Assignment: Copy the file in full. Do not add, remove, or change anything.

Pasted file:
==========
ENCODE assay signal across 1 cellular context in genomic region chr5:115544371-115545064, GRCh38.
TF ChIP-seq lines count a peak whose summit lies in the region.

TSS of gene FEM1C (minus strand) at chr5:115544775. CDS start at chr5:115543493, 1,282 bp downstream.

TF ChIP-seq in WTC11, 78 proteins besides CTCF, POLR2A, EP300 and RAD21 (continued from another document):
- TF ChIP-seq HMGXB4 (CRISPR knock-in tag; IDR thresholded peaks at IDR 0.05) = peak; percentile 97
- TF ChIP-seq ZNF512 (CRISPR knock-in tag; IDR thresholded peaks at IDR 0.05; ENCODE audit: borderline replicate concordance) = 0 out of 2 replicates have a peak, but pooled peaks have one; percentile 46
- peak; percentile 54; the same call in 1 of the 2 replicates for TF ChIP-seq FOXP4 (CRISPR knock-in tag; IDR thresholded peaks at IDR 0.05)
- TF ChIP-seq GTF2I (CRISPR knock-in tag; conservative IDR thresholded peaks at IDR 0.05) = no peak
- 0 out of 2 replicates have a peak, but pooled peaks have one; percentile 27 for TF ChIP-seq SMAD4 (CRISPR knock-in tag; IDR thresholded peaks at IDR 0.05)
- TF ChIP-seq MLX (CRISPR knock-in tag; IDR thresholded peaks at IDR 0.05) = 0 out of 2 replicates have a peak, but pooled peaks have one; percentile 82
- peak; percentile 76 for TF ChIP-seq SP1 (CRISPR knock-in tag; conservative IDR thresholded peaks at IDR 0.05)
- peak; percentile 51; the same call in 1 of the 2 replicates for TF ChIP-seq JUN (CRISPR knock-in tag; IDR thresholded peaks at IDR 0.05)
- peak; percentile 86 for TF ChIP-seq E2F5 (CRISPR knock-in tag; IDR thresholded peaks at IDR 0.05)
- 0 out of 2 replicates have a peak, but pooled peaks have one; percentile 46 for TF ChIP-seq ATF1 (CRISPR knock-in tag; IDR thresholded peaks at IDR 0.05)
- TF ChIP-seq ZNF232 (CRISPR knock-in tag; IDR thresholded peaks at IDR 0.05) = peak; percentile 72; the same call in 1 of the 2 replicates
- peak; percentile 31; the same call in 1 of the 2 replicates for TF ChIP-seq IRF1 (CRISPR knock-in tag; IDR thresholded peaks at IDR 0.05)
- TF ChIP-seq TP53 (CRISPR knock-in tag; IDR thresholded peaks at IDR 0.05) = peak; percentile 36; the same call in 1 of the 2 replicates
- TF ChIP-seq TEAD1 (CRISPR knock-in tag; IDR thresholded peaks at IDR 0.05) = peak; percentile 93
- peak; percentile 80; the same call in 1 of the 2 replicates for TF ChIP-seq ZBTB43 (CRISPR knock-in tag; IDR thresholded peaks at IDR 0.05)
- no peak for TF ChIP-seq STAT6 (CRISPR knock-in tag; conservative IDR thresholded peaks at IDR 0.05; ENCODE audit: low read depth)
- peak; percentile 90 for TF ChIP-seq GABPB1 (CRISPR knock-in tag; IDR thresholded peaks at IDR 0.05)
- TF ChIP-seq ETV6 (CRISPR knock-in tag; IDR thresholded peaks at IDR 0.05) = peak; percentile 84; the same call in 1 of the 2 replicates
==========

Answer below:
ENCODE assay signal across 1 cellular context in genomic region chr5:115544371-115545064, GRCh38.
TF ChIP-seq lines count a peak whose summit lies in the region.

TSS of gene FEM1C (minus strand) at chr5:115544775. CDS start at chr5:115543493, 1,282 bp downstream.

TF ChIP-seq in WTC11, 78 proteins besides CTCF, POLR2A, EP300 and RAD21 (continued from another document):
- TF ChIP-seq HMGXB4 (CRISPR knock-in tag; IDR thresholded peaks at IDR 0.05) = peak; percentile 97
- TF ChIP-seq ZNF512 (CRISPR knock-in tag; IDR thresholded peaks at IDR 0.05; ENCODE audit: borderline replicate concordance) = 0 out of 2 replicates have a peak, but pooled peaks have one; percentile 46
- peak; percentile 54; the same call in 1 of the 2 replicates for TF ChIP-seq FOXP4 (CRISPR knock-in tag; IDR thresholded peaks at IDR 0.05)
- TF ChIP-seq GTF2I (CRISPR knock-in tag; conservative IDR thresholded peaks at IDR 0.05) = no peak
- 0 out of 2 replicates have a peak, but pooled peaks have one; percentile 27 for TF ChIP-seq SMAD4 (CRISPR knock-in tag; IDR thresholded peaks at IDR 0.05)
- TF ChIP-seq MLX (CRISPR knock-in tag; IDR thresholded peaks at IDR 0.05) = 0 out of 2 replicates have a peak, but pooled peaks have one; percentile 82
- peak; percentile 76 for TF ChIP-seq SP1 (CRISPR knock-in tag; conservative IDR thresholded peaks at IDR 0.05)
- peak; percentile 51; the same call in 1 of the 2 replicates for TF ChIP-seq JUN (CRISPR knock-in tag; IDR thresholded peaks at IDR 0.05)
- peak; percentile 86 for TF ChIP-seq E2F5 (CRISPR knock-in tag; IDR thresholded peaks at IDR 0.05)
- 0 out of 2 replicates have a peak, but pooled peaks have one; percentile 46 for TF ChIP-seq ATF1 (CRISPR knock-in tag; IDR thresholded peaks at IDR 0.05)
- TF ChIP-seq ZNF232 (CRISPR knock-in tag; IDR thresholded peaks at IDR 0.05) = peak; percentile 72; the same call in 1 of the 2 replicates
- peak; percentile 31; the same call in 1 of the 2 replicates for TF ChIP-seq IRF1 (CRISPR knock-in tag; IDR thresholded peaks at IDR 0.05)
- TF ChIP-seq TP53 (CRISPR knock-in tag; IDR thresholded peaks at IDR 0.05) = peak; percentile 36; the same call in 1 of the 2 replicates
- TF ChIP-seq TEAD1 (CRISPR knock-in tag; IDR thresholded peaks at IDR 0.05) = peak; percentile 93
- peak; percentile 80; the same call in 1 of the 2 replicates for TF ChIP-seq ZBTB43 (CRISPR knock-in tag; IDR thresholded peaks at IDR 0.05)
- no peak for TF ChIP-seq STAT6 (CRISPR knock-in tag; conservative IDR thresholded peaks at IDR 0.05; ENCODE audit: low read depth)
- peak; percentile 90 for TF ChIP-seq GABPB1 (CRISPR knock-in tag; IDR thresholded peaks at IDR 0.05)
- TF ChIP-seq ETV6 (CRISPR knock-in tag; IDR thresholded peaks at IDR 0.05) = peak; percentile 84; the same call in 1 of the 2 replicates